South Wellfleet’s Tide Mill: Mill Hill Island

The tide mill on Mill Hill Island has been on my list of South Wellfleet sites to be investigated for a long time. A short note posted on the Wellfleet Historical Society’s e-news this fall caught my eye: someone in Truro was looking for information on it too. Soon, we had an email exchange going, and I started researching the site.

Satellite photo of Lieutenant’s Island showing Mill Hill Island circled in red

Like many Cape towns, Wellfleet has the reminder old mills, both wind and water-driven, in street names and water bodies.  Wellfleet’s map shows Mill Hill Road, Old Mill Way, Mill Creek, and Mill Creek Lane.  A South Wellfleet pamphlet printed in 1938 refers to the “Mill Ditch” near Cannon Hill. Mr. Deyo’s book written in the 1890s describes the old Wellfleet house, now called Morning Glory, which was the former windmill on Mill Hill. The other old mills, like the Tide Mill on Mill Hill Island, have disappeared.

Mapping the Old Mills

In 1793, Levi Whitman, Wellfleet’s minister, wrote “A Topographical Description of Wellfleet” that is preserved today in the records of the Massachusetts Historical Society. He wrote about Wellfleet, “The inhabitants do not raise grain sufficient for the town. The common method is to import it from the southern states. We have for grinding it into meal, five windmills and one tide mill.”

On the 1795 map of Wellfleet   (https://www.digitalcommonwealth.org/search/commonwealth:2227nh08z)   there is our tide mill (labeled water mill) on Loagy Bay in South Wellfleet and also windmills on Bound Brook Island, east of the Meeting House on Duck Creek, east of the County Road, on today’s Mill Hill, and further north, south of Herring Brook. In addition, there is a water mill on South Wellfleet’s Drummer Pond which turned out to be a fulling mill, a topic covered in an earlier post.

In Everett Nye’s Wellfleet history book written in 1920, he describes another tide mill “located in the creek below the Hamblen place” built by Thomas Holbrook, but no year is mentioned.

The tide mill in today’s South Wellfleet may have been built when the area was still a part of Eastham. Early in the town’s history, in the 17th century, mills were part of the business of the town, and there are numerous references to them in the town meeting notes that have been reconstructed up to 1692. According to an article in the Cape Cod Genealogical Society’s magazine, the oldest mill in town was a tide mill in the stream that connect Salt Pond to the harbor. It was built by Thomas Paine Sr. who became well-known as the town’s millwright, training his sons in the same occupation. One source cites some ten mills the Payne/Paine father and sons built on Cape Cod, tide mills, water mills, and windmills, from 1641 to 1711.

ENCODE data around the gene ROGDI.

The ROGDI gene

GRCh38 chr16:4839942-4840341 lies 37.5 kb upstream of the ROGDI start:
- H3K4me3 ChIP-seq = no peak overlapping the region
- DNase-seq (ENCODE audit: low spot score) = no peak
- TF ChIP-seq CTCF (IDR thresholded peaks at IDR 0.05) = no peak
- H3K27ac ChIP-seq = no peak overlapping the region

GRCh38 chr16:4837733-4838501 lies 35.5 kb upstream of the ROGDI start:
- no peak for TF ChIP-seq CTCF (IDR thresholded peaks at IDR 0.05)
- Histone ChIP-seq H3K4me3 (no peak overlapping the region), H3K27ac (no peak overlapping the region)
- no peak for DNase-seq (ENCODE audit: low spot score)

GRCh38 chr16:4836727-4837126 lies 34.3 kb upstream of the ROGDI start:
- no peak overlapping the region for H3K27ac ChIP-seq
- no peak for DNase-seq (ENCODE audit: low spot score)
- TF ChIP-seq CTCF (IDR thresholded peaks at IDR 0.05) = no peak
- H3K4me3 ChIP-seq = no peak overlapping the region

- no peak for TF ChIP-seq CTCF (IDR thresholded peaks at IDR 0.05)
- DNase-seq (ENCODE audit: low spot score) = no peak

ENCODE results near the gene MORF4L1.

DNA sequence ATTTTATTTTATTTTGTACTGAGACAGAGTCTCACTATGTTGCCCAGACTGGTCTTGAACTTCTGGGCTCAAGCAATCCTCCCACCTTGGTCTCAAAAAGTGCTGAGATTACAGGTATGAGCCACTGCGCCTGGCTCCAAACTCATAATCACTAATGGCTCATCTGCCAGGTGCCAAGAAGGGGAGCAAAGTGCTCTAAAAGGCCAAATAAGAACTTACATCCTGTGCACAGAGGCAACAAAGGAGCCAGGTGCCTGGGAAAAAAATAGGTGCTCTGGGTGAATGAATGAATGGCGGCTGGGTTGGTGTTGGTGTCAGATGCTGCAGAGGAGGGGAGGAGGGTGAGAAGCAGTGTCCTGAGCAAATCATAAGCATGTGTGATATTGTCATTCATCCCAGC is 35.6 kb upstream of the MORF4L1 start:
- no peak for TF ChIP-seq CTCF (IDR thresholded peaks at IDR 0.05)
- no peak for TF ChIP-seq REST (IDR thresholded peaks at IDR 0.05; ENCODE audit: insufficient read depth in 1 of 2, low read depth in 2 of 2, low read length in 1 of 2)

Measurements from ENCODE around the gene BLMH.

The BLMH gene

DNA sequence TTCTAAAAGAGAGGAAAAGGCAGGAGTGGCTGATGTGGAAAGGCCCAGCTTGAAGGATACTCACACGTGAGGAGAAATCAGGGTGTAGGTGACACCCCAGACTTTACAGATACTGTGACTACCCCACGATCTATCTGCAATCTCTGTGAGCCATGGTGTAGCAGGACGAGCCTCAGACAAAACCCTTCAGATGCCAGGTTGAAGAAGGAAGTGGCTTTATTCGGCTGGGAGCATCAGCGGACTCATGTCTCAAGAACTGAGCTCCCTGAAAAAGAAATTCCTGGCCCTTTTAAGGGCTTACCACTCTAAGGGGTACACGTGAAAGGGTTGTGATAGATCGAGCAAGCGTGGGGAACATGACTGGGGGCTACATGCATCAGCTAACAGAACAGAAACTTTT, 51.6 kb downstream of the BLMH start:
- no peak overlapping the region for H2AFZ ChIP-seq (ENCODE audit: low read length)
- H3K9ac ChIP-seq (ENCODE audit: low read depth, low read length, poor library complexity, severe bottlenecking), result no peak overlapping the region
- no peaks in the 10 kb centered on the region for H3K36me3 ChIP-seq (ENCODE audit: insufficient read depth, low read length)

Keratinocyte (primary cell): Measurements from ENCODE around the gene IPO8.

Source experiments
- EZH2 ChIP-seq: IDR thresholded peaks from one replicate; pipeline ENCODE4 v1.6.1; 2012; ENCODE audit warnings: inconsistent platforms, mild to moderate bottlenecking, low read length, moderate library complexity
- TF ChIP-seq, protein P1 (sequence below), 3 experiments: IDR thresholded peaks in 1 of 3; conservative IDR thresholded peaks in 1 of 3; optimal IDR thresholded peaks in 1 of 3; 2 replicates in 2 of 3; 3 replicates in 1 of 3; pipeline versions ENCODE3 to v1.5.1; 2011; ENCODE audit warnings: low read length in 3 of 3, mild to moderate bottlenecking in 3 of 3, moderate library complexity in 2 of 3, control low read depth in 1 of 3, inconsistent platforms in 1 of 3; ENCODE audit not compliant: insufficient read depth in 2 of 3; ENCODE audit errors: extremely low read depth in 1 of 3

The South Wellfleet Tide Mill

There is no recorded image of the South Wellfleet tide mill.  To understand how our mill might have looked, or how it operated, I looked for information about tide mills in general, and old photographs of extant tide mills to gain an understanding. This led me to the Tide Mill Institute, accessible here: https://www.tidemillinstitute.org/

About Tide Mills

The Tide Mill Institute has this definition of a tide mill:

A tide mill is quite simply a water mill that derives its power from the rise and fall of the tides. It is almost never referred to as a “seawater” or “saltwater” mill because the chemical composition of the water driving the mill wheel is not important. What counts is that the water impounded behind a mill dam can only be put to work after the water level outside of the dam has sufficiently dropped during the ebb tide.” [The Tinkham Brothers’ Tide-Mill by J.T. Trowbridge. Edited and with Commentary by Richard A. Duffy. Arlington, MA: Arlington Historical Society, 1999]

The definition continues,

The following description comes from the exhibit brochure moinhos de maré do ociente europeu 2005:

“A tide mill comprises the building which houses the milling machinery, the mill-pond, where the tidal water is retained, and the dam or causeway which confine and controls it.

Sea water enters the pond through large sluices or “sea gates” which open under pressure from the rising tide, and close automatically after high water. By opening the internal sluice gate, the pressure of the water from the mill pond can be controlled as it flows through one or more narrow channels before hitting the paddle blades and setting the water wheel and the milling machinery in motion.”

There were tide mills all along the east coast of North America, from Newfoundland to Georgia, according to one writer about historic mills, Theodore Hazen, who wrote a detailed description in an article cited below. He notes that there were some mills specially constructed to operate on low level tides. He suggests that tidal mills may have been better than stream or water-powered mills because they don’t freeze as readily as a stream-operated mills. Tide mills are not subject to flooding events or low water periods that make operation difficult. With a tide chart, the mill operator can predict the time of operation, although, Hazen suggests, that time could be at four in the morning.

Indeed, the 1795 Wellfleet map shows a small mill pond next to the mill on Loagy Bay. The same writer notes: “Since the head of the water was low, these mills needed an undershot wheel and a dam had to be bult to achieve the desired head of water.”